Learn how our MinStay Recommendations Engine works in our Knowledge Base.

Let’s talk about how you can set minimum stay restrictions in PriceLabs.

  1. Go to the “Edit” button on the Customizations panel when reviewing prices for a listing.
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  1. Next, head to the “Stay Restrictions” tab.
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  1. Once you toggle on the “Minimum Stay Update” option, a larger menu will open up. 
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You will see six options available to you. Each option will help you set minimum night restrictions for different kinds of demand. Below I have listed the options and how to use each one of them:

Select a minimum-stay profile: 

There are two sub-options available here:

  1. If you have an appropriate min-stay profile saved on your account, you can use that profile instead of entering all the fields again (more on min-stay profiles later in this article!). This option is more useful for those who already have profiles made on PriceLabs. If you are new, you will use the second option. 
  2. With this option, you can enter custom values. Here, you can choose the custom option and fill in the fields below as desired.

Default Min Stay Rule: This is the default setting. It is applied to any dates that don’t have one of the special rules that can be applied as an exception (as I mentioned earlier, you can set different restrictions for different dates). 

Minimum Stay for Last Minute Bookings: This option allows you to set minimum stay restrictions when the guest is booking your rental at the last minute. 

Minimum Stay for Far-Out Bookings: Minimum Stay for Far-Out bookings allows you to specify the minimum night’s length and how far out this should be active. You can specify up to 3 last min-night rules (you can anticipate all the likely scenarios and have rules or that, how cool is that!). 

Minimum Stay for Orphan Bookings: You get a few different options in the drop-down menu (each of these is activated only if the min-stay setting needs to be reduced to accommodate a booking):

  1. Length of Gap: For any gap of the length specified in the box (in the example above, gaps between 1 and 4 days), we will set the minimum to be the same as the length of the gap. If you are using a value-based default minimum stay, this will change the daily rates of the orphan period to meet your required booking value.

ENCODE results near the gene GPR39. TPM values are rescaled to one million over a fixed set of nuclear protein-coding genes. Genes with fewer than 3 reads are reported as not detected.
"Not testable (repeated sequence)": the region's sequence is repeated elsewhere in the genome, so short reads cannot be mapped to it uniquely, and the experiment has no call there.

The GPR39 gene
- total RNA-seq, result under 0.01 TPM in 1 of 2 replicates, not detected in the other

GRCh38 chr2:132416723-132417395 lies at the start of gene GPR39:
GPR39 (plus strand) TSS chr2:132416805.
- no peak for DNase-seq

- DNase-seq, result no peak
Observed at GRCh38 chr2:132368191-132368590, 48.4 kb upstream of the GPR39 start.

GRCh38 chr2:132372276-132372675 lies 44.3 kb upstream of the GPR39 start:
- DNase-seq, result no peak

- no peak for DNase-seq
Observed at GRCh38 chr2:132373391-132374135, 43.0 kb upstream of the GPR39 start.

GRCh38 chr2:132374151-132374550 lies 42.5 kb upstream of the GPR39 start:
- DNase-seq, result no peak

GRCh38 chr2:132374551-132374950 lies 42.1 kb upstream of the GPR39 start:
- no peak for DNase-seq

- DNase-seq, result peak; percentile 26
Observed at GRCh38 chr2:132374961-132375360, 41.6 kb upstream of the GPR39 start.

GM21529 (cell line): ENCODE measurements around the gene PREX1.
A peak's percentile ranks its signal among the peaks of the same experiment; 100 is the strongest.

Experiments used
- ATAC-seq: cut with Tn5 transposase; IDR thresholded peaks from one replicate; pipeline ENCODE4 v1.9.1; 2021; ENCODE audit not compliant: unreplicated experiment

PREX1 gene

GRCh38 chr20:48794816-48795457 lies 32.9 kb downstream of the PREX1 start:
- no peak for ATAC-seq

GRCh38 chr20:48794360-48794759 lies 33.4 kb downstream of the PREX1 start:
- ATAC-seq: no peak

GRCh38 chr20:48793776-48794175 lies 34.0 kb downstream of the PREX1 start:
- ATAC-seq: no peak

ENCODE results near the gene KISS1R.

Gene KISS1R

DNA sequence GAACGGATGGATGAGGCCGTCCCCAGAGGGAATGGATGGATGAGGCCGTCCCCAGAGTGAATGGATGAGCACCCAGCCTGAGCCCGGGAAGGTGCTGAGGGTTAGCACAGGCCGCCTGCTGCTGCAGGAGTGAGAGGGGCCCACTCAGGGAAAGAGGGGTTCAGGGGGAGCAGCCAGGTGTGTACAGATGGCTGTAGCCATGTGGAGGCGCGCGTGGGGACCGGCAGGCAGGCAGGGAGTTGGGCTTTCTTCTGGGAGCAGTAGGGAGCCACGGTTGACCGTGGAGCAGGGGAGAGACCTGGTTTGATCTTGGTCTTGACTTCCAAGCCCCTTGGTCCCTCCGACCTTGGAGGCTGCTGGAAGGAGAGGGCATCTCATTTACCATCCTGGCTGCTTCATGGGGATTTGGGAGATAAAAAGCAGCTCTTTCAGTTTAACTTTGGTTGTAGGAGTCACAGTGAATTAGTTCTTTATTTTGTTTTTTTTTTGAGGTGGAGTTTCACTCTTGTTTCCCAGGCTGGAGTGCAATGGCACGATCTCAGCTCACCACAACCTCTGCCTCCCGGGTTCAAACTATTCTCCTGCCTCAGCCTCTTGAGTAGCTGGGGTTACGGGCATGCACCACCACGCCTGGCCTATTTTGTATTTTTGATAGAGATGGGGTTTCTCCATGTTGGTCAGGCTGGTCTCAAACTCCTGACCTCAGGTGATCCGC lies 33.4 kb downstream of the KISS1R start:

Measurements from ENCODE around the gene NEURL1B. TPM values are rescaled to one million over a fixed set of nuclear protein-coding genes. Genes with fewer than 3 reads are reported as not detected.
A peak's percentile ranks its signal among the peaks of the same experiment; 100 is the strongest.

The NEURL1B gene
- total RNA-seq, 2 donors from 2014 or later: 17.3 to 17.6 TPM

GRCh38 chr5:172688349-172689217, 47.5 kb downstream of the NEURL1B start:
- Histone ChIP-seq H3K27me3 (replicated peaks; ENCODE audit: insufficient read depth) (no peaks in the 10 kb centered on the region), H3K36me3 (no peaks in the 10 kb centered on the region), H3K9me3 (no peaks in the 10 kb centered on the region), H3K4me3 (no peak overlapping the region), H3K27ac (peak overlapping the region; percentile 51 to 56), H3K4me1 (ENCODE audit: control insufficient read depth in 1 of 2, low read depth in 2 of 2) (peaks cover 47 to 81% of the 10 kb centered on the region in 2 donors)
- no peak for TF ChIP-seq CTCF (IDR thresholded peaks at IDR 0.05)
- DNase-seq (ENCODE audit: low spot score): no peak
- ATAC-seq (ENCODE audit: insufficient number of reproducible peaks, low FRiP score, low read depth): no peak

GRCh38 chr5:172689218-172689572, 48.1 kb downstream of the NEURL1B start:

2. (Length of Gap – 1): For any gap of the length specified in the box (in the example above, gaps between 1 and 4 days), we will set the minimum stay to be one night shorter than the length of the gap. This is useful because it might be hard to fill a 4-day gap with an exactly 4-night booking, but somewhat easier to find a 3-night booking, although it will leave a 1-day gap open (giving you enough time to clean and prepare the rental for the next guest). 

Note that 1-day gaps will stay at a 1-night minimum. If you are using a valued-based default minimum length of stay restrictions, then the daily rates for orphan periods are adjusted so that the shortest stay allowed meets the required minimum booking value. 

Minimum Stay for Adjacent Bookings: These settings allow you to take shorter bookings when they don’t create a gap night. This will allow you to avoid orphan days in the future. Note that these settings rely on the start date that is used for min-stay restrictions. 

By now, you understand how to apply different restrictions for different circumstances so that you can make the most of high-demand dates without leaving any orphan days. Now, we’ll talk about how you can use PriceLabs Market Dashboards to understand how guests book according to the lead time. This will help you decide how many night restrictions you want to apply according to the booking window. 

The Length of Stay and Lead Time Section

The Length of Stay by Stay Date graph shows the typical duration of bookings made for any given date in the past number of days selected. You can hover over the graph to see details on stay length and average nightly rate for a specific date. The chart below shows that most of the bookings made were for short-duration stays (less than seven days), with the most popular stay length being 3-4 days.

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In the above graph, you can see that the most common length of stay is 3-4 days and most of the bookings are made 1-2 months in advance. So, you can set a minimum night restriction for 3 days for the bookings made 60 days in advance. This will help you get all the potential bookings.

The Length of Stay and Booking Window Trends graph is more commonly used to see the booking trends for future dates. In this graph, you can see that there is a big spike in 7-14 day length of stay in June. You can alter your minimum stay strategy to mandate a 7 day length of stay for those dates when people are usually booking for 7-14 days and get longer bookings. 

Similarly, you can track the booking trends for all dates, identify which dates are getting higher bookings, and adjust your minimum night restrictions accordingly. 


Now you know why we call Minimum Nights Restrictions an “’advance setting”. Reading and understanding all this must be exhausting, but if you have come this far, then you know everything you need to know about minimum night restrictions. 

You can now set the right settings for orphan days, adjacent days, far-out bookings, and last-minute bookings. The different length of stay helps you prevent unwanted group parties and short-term guests from booking your rental during the high-demand season. It can also help you increase your occupancy during low-demand seasons by adjusting the length of stay requirements to cater to shorter stays. You can also get mid-term bookings by increasing the stay requirements to 30 days. 

Remember, setting these customizations is not a one-time thing, and you need to stay on top of booking trends to be able to use this strategy beneficially and not lose out on bookings instead.